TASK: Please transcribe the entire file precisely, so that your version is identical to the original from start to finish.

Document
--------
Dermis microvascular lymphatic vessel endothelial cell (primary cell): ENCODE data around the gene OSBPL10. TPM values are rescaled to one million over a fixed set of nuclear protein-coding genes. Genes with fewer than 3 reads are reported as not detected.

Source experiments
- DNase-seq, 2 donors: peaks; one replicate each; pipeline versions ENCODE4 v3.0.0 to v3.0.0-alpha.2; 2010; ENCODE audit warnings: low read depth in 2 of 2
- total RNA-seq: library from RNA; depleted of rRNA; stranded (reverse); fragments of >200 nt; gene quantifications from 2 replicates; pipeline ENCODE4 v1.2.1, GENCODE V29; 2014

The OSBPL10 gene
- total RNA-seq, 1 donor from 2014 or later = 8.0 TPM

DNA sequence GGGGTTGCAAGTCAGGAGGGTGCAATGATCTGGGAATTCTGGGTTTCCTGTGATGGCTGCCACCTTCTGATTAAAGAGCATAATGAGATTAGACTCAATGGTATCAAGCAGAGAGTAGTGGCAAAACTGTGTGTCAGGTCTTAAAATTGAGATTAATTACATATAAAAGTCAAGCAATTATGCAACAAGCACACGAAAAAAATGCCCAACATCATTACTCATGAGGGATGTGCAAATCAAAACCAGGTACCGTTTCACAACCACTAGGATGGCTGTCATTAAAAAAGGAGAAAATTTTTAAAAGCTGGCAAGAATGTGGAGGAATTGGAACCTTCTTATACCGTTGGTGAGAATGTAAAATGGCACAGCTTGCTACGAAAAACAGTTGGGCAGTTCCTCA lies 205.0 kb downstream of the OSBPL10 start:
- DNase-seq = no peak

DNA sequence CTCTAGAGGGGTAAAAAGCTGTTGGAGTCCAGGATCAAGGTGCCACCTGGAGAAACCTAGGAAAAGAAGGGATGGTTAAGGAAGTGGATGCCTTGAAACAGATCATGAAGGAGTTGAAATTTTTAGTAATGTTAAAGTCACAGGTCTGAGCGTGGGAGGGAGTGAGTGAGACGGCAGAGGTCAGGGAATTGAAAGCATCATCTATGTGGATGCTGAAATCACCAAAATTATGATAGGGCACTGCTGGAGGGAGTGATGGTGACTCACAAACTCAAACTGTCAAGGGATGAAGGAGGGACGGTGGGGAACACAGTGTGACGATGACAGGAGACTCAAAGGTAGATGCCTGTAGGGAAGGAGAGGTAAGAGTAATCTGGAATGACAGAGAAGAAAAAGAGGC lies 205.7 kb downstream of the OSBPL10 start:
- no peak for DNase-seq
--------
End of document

Dermis microvascular lymphatic vessel endothelial cell (primary cell): ENCODE data around the gene OSBPL10. TPM values are rescaled to one million over a fixed set of nuclear protein-coding genes. Genes with fewer than 3 reads are reported as not detected.

Source experiments
- DNase-seq, 2 donors: peaks; one replicate each; pipeline versions ENCODE4 v3.0.0 to v3.0.0-alpha.2; 2010; ENCODE audit warnings: low read depth in 2 of 2
- total RNA-seq: library from RNA; depleted of rRNA; stranded (reverse); fragments of >200 nt; gene quantifications from 2 replicates; pipeline ENCODE4 v1.2.1, GENCODE V29; 2014

The OSBPL10 gene
- total RNA-seq, 1 donor from 2014 or later = 8.0 TPM

DNA sequence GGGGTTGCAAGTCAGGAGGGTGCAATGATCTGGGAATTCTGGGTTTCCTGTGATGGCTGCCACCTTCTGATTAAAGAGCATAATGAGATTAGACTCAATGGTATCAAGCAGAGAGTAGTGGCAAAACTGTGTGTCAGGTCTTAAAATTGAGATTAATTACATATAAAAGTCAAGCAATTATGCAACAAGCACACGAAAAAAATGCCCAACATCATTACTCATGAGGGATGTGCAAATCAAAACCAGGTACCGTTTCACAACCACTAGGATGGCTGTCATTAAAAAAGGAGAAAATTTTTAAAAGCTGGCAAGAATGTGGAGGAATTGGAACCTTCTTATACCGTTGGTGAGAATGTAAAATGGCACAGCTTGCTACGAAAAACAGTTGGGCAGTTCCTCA lies 205.0 kb downstream of the OSBPL10 start:
- DNase-seq = no peak

DNA sequence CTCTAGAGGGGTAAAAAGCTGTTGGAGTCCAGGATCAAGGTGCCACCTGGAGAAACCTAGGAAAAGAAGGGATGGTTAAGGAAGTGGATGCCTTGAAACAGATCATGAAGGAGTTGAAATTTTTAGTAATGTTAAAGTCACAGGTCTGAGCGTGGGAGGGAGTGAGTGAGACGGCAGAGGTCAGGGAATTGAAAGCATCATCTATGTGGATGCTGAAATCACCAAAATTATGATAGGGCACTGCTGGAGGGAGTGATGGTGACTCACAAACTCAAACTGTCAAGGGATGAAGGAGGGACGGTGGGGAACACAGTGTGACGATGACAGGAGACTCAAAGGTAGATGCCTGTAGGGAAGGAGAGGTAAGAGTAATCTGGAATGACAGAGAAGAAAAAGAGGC lies 205.7 kb downstream of the OSBPL10 start:
- no peak for DNase-seq